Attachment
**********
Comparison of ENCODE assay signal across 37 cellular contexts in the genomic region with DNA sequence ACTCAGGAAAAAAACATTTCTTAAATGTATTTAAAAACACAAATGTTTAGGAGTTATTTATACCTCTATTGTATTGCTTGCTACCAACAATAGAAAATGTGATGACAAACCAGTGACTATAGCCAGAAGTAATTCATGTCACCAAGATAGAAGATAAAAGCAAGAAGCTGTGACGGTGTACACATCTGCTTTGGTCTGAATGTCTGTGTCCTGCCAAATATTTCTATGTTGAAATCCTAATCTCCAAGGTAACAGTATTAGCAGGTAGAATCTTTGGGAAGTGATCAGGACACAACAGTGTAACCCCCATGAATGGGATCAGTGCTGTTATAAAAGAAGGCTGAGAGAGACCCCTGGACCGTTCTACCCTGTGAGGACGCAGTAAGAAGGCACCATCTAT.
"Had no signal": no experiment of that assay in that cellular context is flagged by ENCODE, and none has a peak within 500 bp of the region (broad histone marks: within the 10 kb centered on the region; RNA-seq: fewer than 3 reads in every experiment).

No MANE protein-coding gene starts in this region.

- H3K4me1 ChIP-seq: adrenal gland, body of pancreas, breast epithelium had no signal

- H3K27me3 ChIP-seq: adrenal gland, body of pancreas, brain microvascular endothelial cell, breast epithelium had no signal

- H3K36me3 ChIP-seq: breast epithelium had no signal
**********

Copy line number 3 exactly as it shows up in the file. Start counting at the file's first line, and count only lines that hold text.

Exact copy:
No MANE protein-coding gene starts in this region.